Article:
It’s Okay to Put Your Dream Job On Hold

It’s Okay to Put Your Dream Job On Hold

Back in 2017, I held a senior director leadership position running talent management in a large company. The man in the role before me had a VP title, but I was not promoted to the same level after taking over, even though I was doing the same work, and even after the company began adding new responsibilities to my plate.

I led two international teams, and we launched an ambitious public project with the support of the Board of Directors. I spent a year advocating for myself and building a formal business case to show that my results deserved a VP title. The company denied my request, making it clear to me that my gender was the issue.

My work revolves around inclusion at the workplace, especially gender equality, and to have my performance overlooked made me realize it was time to move on. I was able to prioritize my principles over my income and resigned. Fortunately for me, we were working through transition details, and my boss did not immediately announce my resignation.

Three days later, Hurricane Harvey swept into town, dumping 51 inches of rain over Houston, Texas in just three days. It destroyed homes and businesses, causing billions of dollars in damage. My house was flooded with 7 feet of water.

With the speed of a hurricane, my priorities slid from my high-level pursuit of principles and career growth to basic survival. As the sole financial provider for our family, I had quit my job right when we most needed an income, health insurance, and stability. The day we waded out of our house, I stood in my parent’s spare bedroom — still wet from the flood water — and texted my boss. I asked to rescind my resignation and keep my job.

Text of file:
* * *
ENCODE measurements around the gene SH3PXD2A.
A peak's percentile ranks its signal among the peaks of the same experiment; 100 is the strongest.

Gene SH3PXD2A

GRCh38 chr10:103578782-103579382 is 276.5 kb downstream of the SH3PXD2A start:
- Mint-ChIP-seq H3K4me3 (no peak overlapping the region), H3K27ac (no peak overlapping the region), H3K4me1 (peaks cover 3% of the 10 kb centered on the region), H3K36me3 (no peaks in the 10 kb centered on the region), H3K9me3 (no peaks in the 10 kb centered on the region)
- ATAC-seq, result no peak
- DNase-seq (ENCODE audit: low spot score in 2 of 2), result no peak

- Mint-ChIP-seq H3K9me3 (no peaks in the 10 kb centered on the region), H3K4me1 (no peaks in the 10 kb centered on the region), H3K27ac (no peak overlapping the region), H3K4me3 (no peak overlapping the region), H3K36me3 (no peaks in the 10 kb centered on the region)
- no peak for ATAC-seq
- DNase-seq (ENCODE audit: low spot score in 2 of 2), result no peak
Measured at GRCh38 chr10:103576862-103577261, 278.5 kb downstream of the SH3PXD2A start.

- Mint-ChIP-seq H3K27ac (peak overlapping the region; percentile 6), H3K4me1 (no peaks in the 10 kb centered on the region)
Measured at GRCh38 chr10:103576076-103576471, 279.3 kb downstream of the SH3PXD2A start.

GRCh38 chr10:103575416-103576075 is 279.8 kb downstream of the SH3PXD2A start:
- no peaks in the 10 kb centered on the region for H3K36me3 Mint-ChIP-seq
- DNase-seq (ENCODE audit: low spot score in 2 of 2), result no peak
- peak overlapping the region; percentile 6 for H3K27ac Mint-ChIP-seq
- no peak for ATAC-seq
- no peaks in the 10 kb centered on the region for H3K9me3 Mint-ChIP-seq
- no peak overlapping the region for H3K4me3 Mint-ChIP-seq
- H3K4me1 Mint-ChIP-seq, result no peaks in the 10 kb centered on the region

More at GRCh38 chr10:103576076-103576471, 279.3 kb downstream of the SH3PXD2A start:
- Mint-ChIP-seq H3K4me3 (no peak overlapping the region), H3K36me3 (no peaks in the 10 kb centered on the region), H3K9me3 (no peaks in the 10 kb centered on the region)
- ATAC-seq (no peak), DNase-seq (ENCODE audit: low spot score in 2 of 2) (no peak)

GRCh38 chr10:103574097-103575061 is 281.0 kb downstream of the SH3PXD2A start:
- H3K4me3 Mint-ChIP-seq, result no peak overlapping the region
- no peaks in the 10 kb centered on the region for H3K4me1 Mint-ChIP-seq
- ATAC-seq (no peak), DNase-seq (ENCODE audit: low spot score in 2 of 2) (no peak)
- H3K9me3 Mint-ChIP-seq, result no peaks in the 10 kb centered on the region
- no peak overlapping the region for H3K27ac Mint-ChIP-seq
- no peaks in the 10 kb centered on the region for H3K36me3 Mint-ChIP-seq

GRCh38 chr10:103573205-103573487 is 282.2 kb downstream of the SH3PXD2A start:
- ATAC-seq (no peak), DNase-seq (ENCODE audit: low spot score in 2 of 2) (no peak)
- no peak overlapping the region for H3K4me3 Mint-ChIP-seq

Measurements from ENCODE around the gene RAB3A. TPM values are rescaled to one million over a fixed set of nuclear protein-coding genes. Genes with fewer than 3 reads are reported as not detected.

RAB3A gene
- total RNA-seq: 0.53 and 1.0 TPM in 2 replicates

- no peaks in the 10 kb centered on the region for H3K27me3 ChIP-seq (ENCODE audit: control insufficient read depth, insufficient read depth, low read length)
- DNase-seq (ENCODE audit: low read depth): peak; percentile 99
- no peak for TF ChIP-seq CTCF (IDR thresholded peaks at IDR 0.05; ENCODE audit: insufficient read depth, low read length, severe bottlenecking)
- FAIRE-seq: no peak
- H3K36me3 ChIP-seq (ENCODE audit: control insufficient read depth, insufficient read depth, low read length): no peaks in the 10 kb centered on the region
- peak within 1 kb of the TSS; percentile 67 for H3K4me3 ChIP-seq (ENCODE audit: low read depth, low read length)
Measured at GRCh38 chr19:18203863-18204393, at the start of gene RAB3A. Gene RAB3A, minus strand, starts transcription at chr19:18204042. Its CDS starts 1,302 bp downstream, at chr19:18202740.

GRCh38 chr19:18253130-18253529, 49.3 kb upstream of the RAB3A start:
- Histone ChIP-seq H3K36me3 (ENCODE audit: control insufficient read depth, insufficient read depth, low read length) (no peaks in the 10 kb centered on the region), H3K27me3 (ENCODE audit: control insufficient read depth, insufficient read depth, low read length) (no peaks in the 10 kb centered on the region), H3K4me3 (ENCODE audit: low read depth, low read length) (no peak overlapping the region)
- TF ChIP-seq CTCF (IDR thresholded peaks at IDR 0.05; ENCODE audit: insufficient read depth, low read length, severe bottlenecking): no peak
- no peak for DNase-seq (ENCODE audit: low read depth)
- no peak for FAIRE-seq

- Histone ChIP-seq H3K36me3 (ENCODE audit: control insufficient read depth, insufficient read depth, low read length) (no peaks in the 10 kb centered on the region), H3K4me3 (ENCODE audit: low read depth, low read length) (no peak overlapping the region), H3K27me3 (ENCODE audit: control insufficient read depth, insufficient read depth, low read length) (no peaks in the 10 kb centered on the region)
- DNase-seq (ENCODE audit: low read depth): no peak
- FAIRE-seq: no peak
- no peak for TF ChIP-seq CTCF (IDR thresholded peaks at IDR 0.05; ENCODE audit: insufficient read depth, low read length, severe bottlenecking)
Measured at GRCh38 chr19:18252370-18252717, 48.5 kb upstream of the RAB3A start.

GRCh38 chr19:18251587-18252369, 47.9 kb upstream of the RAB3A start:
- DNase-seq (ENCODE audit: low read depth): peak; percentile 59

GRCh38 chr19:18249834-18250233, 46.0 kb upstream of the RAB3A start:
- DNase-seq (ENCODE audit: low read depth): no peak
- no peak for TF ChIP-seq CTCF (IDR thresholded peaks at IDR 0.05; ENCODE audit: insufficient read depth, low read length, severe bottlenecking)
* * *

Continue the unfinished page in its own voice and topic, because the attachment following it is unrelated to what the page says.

What happened to me three years ago isn’t so different from what a lot of us are facing during this pandemic. Some of us are worried about losing a job or internship, anxious about the limited opportunities in our industry or track, or experiencing a loss of income, bonus, or promotion.

I can tell you from experience, when a crisis hits, accepting your current circumstances is not a sign of weakness. For some of us, it might mean putting big career dreams on hold — though I got my job back, I never did get the title I deserved. But what you need to do to move forward will not always be what you want to do in the moment. That job helped me and my family get through some really tough waters.

From it, I learned that sometimes it’s enough to know that you are stabilizing your situation and putting yourself in a position to pursue a bigger, better opportunity down the line.

One tool that helped me then, and still helps me accept the situation at hand — no matter how challenging — is Maslow’s Hierarchy of Needs. Let me explain.

Maslow’s Hierarchy of Needs

In 1943, Abraham Maslow proposed a theory of needs that states that people must fulfill their basic needs before they can pursue higher-level ones, such as seeking happiness and purpose.  Once basic needs are met, people are more equipped to strive to meet their full potential. Often represented in a pyramid, Maslow’s hierarchy has five levels. At the bottom of the pyramid are our most basic physiological needs: Think food, water, clothing, and warmth. At the pinnacle sits self-actualization, where people can pursue their life’s purpose and live by their highest principles.